Professional indemnity for accountants: 9 checks your insurer makes
Accountancy is one of the more 'established' professions, but this hasn't stopped the sector becoming fragmented with a confusing mix of several professional bodies and unqualified but highly experienced advisors.
You will also know that firms vary greatly in size and services, which is why insurers have to take extra steps with accountants before accepting a professional indemnity policy.
To make sure your accountancy firm is ready to submit a new or renewing policy, here's 10 pieces of information insurers scrutinise including the risk associated with each check when signing off professional indemnity for accountants.
Written by Kate Slater on 3rd October 2014
1 - Qualifications
Priority - First and foremost, insurers look for qualifications or insurance. If an accountant is unqualified then insurers will want to see a CV, normally demonstrating at least 5 years' practical experience. This may need to be more depending upon the services offered.
2 - Audit, accountancy and company tax
High hazard - Insurers will be particularly interested in what type of work the proposer is doing, particularly in financial institutions. Reporting requirements are usually greater and in the public eye too. The scope and size of potential claimants is large and losses can be enormous.
Other audit and accountancy working, including related tax work, is seen as standard practice for accountants therefore the hazard is reduced accordingly.
3 - Corporate and personal taxation
Variable hazard - Depending upon the clients and nature of the work, corporation tax hazards can vary. Unique to every firm, weighing up your client base will give you an insight into how the insurer will judge your policy.
For personal tax, this is viewed as another standard practice, however it can become complex in certain areas, for example those making a living in the entertainment industry.
4 - Management consultancy
Very low hazard - At strategic level, this is deemed low risk. At the level of interim management or IT consultancy, this can be viewed as more significant.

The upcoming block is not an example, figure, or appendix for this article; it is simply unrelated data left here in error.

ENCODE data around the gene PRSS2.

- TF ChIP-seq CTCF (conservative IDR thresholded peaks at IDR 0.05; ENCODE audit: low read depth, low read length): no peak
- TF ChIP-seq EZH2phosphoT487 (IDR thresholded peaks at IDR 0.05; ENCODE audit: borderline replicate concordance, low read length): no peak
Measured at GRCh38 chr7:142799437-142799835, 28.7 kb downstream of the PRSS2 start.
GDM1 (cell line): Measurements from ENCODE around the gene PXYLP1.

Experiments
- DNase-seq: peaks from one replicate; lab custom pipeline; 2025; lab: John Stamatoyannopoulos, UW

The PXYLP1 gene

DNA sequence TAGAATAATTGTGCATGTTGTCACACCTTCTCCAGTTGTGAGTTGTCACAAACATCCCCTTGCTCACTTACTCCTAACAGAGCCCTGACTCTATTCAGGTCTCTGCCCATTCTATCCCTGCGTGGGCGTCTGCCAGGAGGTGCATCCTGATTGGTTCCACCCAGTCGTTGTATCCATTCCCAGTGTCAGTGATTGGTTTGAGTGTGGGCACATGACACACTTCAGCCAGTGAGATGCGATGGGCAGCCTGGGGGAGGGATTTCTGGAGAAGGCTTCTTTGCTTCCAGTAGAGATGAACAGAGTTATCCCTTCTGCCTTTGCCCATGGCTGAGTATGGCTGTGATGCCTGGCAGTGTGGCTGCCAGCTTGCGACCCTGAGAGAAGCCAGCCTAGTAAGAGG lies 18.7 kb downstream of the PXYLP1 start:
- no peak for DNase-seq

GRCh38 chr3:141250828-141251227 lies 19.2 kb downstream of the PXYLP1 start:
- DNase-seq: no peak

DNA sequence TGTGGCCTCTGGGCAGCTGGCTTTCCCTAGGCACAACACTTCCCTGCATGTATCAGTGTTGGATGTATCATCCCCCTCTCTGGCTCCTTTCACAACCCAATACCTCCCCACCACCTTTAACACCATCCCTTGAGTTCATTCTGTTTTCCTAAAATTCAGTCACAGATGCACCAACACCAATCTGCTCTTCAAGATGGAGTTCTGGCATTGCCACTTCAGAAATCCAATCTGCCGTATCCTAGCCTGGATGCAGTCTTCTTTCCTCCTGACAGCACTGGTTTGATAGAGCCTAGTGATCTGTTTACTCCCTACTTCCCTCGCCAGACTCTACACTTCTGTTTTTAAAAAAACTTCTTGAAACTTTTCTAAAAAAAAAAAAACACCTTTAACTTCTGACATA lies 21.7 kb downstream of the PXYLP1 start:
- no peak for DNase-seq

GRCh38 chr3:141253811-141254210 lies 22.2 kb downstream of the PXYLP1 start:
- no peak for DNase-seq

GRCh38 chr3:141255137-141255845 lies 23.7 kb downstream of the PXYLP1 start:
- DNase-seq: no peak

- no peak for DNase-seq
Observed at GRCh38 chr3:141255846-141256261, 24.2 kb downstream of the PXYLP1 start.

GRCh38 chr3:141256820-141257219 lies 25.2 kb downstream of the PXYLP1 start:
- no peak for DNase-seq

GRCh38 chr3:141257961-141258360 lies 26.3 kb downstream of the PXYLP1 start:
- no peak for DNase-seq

5 - Insolvency, liquidation and receivership
Very high hazard - Every project is a problem because the client is in trouble and owes people money. Creditors can be aggressive and questions are regularly asked, as you may know from your line of business.
6 - Insurance commissions
Low hazard - As accountants do not generally get involved with insurance brokering, this has an insignificant effect on the policy but is still something insurers check.
For commissions from investment business regulated under the Financial Services Act, risk can vary. Deemed as an 'introducer', you as the accountant could have given financial advice that may lead to significant losses.
7 - Mergers, acquisitions and disposals
High hazard - High sums of money, deals going wrong and hidden liabilities can equate to a high risk area of accountancy that your insurer will scrutinise.
Due diligence and any overseas business can also add to the confusion and costs, which is why insurers see mergers and acquisitions as such a hazardous area. To find out more about the issues surrounding mergers, download our free accountant's checklist for professional indemnity here.
8 - Cover partner liability
Most accountants remain partnerships which means there are many people with a need to cover liability arising from former practices.
This needs to be addressed carefully, not just from the perspective of getting the right cover in place but also from the perspective of looking at former practices' claims record.
9 - Claims record
Variable hazard - Depending on your company size and client base depends on your experience of claims made.
Many small firms are entirely clean, some large firms have experience some claims, the importance in this scenario is to be up front on all knowledge of the claim before entering into a new policy.